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Useful Resources

Academic Calendar

The Office of the Registrar provides academic calendars in several formats (i.e., PDF, iCal, CSV).
See Academic Calendars.

University Offices

You will undoubtedly seek most of the advice you need from your academic adviser, your residential college dean, director of studies, and the faculty fellows in your residential college. There are, however, several offices on campus that serve all Princeton undergraduates, and you may find it helpful to consult them.

Note: From on campus, dial 8 and the extension; from off campus, dial 258 and the extension. The area code is (609).

Career Services, 36 University Place, Suite 200, 8-3325. The Office of Career Services offers a wide range of services, programs, and resources to assist students in exploring majors, careers, and experiential options; applying to graduate and professional schools; and developing effective job or internship search strategies. Students may schedule individual career counseling appointments (or visit during daily walk-in hours), meet with Career Peer Advisers assigned to their residential colleges, and use a variety of online resources (including the TigerTracks employment/on-campus recruiting system, the UCAN Internship Exchange, and the Alumni Careers Network). Career Services sponsors the Princeternship career exploration and externship program and hosts several workshops, industry panels, guest speakers, alumni and student networking socials, employer or graduate school information sessions, and career fairs throughout each semester to help students get started on the road to realizing their post-graduation goals. For more information, visit

Dean of Religious Life and of the Chapel, Murray-Dodge Hall, 8-7989. This office oversees the various campus ministries and other religious groups on campus, Hindu and Muslim life programs, the Religious Life Council, the Center for Jewish Life, the University Chapel, and a wide variety of social, educational, spiritual, and interfaith programs. The deans are available for conversation and counseling.

Affiliated Chaplains, Murray-Dodge Hall, 8-7989; Center for Jewish Life, 8-3635. The Affiliated Chaplains at Princeton University is made up of Protestants, Catholics, Jewish clergy, Muslim, and Hindu representatives, as well as lay leaders who are available for personal advising and pastoral counseling.

Dean of Undergraduate Students, 313 West College, 8-3055. The Office of the Dean of Undergraduate Students is responsible for student organizations and student agencies, residential life, extracurricular activities, the undergraduate discipline process, and certain special needs services for undergraduates. In addition, the office oversees the Fields Center, the Women’s Center, the LGBT Center, and Campus Club, a student social and programming space, and also serves as the University’s liaison to the Prospect Avenue eating clubs. This office is also responsible for coordinating undergraduate emergency and crisis response.

Engineering School Undergraduate Affairs Office, C209 Engineering Quadrangle, 8-4554. The Office of Undergraduate Affairs provides general advising, including changes of degree program, and organizes academic support and professional development programs for engineering students.

Financial Aid and Student Employment Office, 220 West College, 8-3330. The Financial Aid and Student Employment Office determines eligibility for need-based financial aid and provides counseling to both aid and non-aid families regarding payment and financing options. The staff also maintains a job posting site available to all enrolled undergraduates interested in working during the academic year.

Kathryn W. and Shelby Cullom Davis ’30 International Center, 87 Prospect Avenue, 1st Floor, 8-5006. The Davis International Center provides services and support for Princeton’s more than 500 international undergraduates, as well as Princeton graduate students, visiting scholars, and faculty and staff. The center also helps to promote interaction between U.S. and international students and scholars and supports cross-cultural education and training. Services include: visa and immigration advising and document processing for students, scholars, and employees; cross-cultural educational and training programs; cross-cultural adjustment resources; English conversation tutors; a host family program; and annual orientations. The center serves as a clearinghouse of relevant information for international students, scholars, visitors, and University departments.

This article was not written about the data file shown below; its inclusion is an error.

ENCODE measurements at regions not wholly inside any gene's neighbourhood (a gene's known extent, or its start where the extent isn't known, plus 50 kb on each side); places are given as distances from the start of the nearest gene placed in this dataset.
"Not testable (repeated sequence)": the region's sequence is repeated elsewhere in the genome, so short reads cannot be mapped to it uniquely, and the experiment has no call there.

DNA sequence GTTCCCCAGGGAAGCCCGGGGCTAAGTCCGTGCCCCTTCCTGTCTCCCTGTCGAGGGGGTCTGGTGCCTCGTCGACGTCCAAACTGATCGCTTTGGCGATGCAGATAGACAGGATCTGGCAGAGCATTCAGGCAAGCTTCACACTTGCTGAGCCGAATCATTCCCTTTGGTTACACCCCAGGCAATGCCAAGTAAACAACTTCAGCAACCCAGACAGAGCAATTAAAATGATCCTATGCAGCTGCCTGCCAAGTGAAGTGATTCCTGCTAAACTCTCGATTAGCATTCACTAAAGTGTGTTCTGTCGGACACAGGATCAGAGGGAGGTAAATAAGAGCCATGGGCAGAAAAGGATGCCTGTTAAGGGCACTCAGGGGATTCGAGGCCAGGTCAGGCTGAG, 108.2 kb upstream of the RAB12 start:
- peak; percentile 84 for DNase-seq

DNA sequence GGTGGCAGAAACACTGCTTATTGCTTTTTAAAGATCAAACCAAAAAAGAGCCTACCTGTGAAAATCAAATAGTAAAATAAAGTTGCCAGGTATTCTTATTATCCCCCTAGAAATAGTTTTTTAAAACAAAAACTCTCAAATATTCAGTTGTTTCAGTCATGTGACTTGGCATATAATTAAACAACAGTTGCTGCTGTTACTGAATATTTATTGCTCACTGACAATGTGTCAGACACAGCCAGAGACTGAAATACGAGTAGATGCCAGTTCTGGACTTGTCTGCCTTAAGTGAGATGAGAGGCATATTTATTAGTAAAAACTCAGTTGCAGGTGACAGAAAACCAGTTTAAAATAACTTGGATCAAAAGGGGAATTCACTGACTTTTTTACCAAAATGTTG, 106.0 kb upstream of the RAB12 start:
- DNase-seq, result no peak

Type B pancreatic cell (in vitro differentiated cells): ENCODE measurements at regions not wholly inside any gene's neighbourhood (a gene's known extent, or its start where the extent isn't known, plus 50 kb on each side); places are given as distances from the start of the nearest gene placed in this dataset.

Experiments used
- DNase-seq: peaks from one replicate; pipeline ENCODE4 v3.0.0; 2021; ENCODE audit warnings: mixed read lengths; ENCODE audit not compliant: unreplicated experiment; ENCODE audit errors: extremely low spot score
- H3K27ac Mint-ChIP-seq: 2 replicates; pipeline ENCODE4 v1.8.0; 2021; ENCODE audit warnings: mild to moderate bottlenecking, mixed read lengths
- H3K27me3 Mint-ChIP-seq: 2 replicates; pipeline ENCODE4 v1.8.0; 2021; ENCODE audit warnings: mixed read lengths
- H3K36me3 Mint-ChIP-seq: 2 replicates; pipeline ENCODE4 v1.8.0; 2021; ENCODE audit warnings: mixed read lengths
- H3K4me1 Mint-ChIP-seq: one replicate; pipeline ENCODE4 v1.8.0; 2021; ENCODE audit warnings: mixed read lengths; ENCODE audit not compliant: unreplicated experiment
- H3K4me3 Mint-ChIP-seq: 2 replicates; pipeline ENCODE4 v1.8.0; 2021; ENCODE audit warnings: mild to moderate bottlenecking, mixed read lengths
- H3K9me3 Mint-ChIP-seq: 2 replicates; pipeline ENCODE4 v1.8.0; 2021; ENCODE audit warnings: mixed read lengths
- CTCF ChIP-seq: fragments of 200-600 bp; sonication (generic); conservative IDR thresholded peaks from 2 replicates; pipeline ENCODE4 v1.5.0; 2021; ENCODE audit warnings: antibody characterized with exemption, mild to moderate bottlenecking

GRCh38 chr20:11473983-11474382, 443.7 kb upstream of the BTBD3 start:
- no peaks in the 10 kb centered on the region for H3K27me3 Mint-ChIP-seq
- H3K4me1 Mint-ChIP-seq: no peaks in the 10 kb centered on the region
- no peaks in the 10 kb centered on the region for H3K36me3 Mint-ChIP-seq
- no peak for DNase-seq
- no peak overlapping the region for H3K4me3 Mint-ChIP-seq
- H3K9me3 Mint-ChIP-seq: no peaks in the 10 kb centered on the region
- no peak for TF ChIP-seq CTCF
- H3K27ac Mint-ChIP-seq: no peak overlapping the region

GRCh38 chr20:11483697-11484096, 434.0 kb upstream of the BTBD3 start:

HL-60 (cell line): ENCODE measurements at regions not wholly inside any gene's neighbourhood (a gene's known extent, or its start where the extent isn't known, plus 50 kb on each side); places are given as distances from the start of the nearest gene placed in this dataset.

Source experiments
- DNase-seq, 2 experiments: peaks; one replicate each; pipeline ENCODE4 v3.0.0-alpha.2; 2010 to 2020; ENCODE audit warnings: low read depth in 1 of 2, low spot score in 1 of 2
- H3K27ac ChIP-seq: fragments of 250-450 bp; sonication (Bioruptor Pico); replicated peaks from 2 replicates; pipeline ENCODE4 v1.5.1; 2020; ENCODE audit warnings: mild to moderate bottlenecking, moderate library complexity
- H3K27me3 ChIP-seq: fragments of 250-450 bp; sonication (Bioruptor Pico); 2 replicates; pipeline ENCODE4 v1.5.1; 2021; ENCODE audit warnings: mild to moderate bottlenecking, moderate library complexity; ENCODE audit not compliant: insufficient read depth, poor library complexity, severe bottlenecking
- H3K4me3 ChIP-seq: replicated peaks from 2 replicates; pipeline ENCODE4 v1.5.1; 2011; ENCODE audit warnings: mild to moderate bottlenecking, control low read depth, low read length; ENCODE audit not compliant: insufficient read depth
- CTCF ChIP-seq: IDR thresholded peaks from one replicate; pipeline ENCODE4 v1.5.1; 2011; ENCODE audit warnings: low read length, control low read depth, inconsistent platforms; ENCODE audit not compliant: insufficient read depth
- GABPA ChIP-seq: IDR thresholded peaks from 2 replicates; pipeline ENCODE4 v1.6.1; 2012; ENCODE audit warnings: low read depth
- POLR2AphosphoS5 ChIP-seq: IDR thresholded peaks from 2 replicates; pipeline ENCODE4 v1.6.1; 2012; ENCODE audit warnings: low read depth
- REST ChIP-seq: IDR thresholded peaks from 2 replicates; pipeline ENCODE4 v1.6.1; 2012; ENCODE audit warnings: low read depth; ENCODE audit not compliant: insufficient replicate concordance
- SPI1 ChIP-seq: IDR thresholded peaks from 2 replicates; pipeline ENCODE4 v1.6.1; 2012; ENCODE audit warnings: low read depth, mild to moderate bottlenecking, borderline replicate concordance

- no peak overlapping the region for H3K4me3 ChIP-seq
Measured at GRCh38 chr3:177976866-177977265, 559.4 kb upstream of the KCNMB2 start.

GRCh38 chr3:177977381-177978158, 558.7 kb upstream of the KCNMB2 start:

Office of Disability Services, 242 Frist Campus Center, 8-8840. The Office of Disability Services welcomes and supports undergraduate and graduate students with disabilities. The office offers a range of services to ensure equal access to the academic and co-curricular opportunities at Princeton. Through an interactive process, the office facilitates reasonable academic accommodations for registered students with disabilities. For more information, visit

Office of International Programs (OIP), 36 University Place, Suite 350, 8-5524. The Office of International Programs develops, promotes, and coordinates a range of international academic activities for Princeton undergraduates. Among the office’s responsibilities are advising students about opportunities for study abroad during the academic year and the summer, internships and work abroad, and fellowships. The Bridge Year Program, the Study Abroad Program, the International Internship Program, and Fellowships Advising are all administered through the OIP. Students wanting to add an international dimension to their undergraduate and/or postgraduate careers are encouraged to contact the office.

Pace Center for Civic Engagement, 201D Frist Campus Center, 8-7260. The Pace Center connects students with experiential opportunities to provide meaningful, sustained responses to societal challenges by working in, and with, communities. Students are able to address a variety of issues, ranging from criminal justice, hunger and homelessness, the minority achievement gap, the environment, and more, through activities including pre-orientation community immersion, civic action break trips, social entrepreneurship, public service internships and fellowships, direct volunteer service, and student leadership positions. The Community Action program, Pace Center’s pre-orientation program, introduces freshmen to Princeton and the community through an immersive week of service. Pace coordinates the undergraduate Pace Council for Civic Values (PCCV), a student board that seeks to promote a culture of active citizenship at the University and supports over 40 student-led groups with a civic engagement focus.